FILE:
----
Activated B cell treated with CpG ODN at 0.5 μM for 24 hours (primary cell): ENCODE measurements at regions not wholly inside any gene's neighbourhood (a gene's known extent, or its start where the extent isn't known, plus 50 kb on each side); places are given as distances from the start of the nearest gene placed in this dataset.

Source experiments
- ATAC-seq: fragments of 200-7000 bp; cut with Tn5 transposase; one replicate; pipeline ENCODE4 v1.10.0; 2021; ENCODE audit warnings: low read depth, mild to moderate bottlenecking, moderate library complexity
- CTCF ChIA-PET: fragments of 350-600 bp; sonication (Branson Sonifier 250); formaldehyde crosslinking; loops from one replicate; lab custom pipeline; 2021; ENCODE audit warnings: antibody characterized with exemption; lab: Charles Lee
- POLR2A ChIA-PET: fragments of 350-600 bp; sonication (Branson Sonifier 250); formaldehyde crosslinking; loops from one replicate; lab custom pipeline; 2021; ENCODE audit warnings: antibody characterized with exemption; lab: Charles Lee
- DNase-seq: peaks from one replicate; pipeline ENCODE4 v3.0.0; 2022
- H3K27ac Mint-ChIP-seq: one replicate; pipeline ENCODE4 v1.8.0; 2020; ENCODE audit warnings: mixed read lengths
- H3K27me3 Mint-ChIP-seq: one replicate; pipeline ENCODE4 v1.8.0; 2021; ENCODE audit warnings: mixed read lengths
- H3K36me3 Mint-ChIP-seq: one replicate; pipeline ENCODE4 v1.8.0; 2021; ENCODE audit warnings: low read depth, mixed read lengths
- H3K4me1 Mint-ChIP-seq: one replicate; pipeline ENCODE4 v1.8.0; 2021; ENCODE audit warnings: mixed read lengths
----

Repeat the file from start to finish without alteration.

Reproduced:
Activated B cell treated with CpG ODN at 0.5 μM for 24 hours (primary cell): ENCODE measurements at regions not wholly inside any gene's neighbourhood (a gene's known extent, or its start where the extent isn't known, plus 50 kb on each side); places are given as distances from the start of the nearest gene placed in this dataset.

Source experiments
- ATAC-seq: fragments of 200-7000 bp; cut with Tn5 transposase; one replicate; pipeline ENCODE4 v1.10.0; 2021; ENCODE audit warnings: low read depth, mild to moderate bottlenecking, moderate library complexity
- CTCF ChIA-PET: fragments of 350-600 bp; sonication (Branson Sonifier 250); formaldehyde crosslinking; loops from one replicate; lab custom pipeline; 2021; ENCODE audit warnings: antibody characterized with exemption; lab: Charles Lee
- POLR2A ChIA-PET: fragments of 350-600 bp; sonication (Branson Sonifier 250); formaldehyde crosslinking; loops from one replicate; lab custom pipeline; 2021; ENCODE audit warnings: antibody characterized with exemption; lab: Charles Lee
- DNase-seq: peaks from one replicate; pipeline ENCODE4 v3.0.0; 2022
- H3K27ac Mint-ChIP-seq: one replicate; pipeline ENCODE4 v1.8.0; 2020; ENCODE audit warnings: mixed read lengths
- H3K27me3 Mint-ChIP-seq: one replicate; pipeline ENCODE4 v1.8.0; 2021; ENCODE audit warnings: mixed read lengths
- H3K36me3 Mint-ChIP-seq: one replicate; pipeline ENCODE4 v1.8.0; 2021; ENCODE audit warnings: low read depth, mixed read lengths
- H3K4me1 Mint-ChIP-seq: one replicate; pipeline ENCODE4 v1.8.0; 2021; ENCODE audit warnings: mixed read lengths